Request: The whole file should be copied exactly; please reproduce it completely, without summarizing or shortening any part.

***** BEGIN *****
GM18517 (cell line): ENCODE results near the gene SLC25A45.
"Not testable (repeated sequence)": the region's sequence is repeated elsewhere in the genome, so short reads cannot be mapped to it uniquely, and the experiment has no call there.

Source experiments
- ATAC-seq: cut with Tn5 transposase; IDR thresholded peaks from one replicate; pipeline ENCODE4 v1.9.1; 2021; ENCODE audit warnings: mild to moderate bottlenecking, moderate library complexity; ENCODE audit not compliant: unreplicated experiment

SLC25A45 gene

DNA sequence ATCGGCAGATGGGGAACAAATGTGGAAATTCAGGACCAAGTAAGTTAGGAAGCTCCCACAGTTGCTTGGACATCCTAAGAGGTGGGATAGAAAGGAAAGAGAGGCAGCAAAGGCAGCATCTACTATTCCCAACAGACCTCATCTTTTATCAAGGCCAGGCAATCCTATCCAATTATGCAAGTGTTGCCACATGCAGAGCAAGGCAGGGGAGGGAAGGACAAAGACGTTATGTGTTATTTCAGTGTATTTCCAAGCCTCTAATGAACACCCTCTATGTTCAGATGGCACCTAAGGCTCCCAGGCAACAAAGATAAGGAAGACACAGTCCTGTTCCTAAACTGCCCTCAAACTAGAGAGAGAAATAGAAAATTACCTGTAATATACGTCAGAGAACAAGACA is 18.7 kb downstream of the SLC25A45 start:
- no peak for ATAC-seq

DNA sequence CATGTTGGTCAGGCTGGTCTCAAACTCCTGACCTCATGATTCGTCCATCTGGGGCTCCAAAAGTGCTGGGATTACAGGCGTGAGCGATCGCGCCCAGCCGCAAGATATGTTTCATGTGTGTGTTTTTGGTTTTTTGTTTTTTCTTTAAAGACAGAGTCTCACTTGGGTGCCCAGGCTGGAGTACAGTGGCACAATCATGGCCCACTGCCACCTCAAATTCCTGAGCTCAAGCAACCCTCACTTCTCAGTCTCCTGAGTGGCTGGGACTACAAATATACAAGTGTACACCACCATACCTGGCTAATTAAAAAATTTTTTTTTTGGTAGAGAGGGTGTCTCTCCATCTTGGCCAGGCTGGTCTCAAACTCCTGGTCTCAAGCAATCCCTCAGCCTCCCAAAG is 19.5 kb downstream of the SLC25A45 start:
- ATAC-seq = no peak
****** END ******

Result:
GM18517 (cell line): ENCODE results near the gene SLC25A45.
"Not testable (repeated sequence)": the region's sequence is repeated elsewhere in the genome, so short reads cannot be mapped to it uniquely, and the experiment has no call there.

Source experiments
- ATAC-seq: cut with Tn5 transposase; IDR thresholded peaks from one replicate; pipeline ENCODE4 v1.9.1; 2021; ENCODE audit warnings: mild to moderate bottlenecking, moderate library complexity; ENCODE audit not compliant: unreplicated experiment

SLC25A45 gene

DNA sequence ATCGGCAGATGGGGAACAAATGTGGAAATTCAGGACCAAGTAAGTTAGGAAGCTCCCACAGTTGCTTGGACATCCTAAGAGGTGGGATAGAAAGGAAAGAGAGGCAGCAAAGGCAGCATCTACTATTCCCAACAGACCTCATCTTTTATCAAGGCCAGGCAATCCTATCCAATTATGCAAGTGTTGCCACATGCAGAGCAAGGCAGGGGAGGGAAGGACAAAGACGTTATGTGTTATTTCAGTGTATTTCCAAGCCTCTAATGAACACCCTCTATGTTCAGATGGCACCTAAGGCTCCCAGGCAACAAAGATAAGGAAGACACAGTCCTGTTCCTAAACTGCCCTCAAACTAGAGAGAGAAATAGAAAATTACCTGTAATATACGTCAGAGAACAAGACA is 18.7 kb downstream of the SLC25A45 start:
- no peak for ATAC-seq

DNA sequence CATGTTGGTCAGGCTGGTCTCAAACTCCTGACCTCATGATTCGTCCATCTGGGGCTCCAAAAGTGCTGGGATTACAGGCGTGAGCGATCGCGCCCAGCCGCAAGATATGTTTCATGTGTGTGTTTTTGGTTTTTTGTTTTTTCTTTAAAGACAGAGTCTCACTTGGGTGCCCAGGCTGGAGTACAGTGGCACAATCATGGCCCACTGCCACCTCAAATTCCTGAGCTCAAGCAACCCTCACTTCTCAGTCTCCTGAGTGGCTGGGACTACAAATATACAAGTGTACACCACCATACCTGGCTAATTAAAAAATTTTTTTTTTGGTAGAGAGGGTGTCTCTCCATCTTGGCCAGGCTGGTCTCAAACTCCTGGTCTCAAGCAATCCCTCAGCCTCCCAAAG is 19.5 kb downstream of the SLC25A45 start:
- ATAC-seq = no peak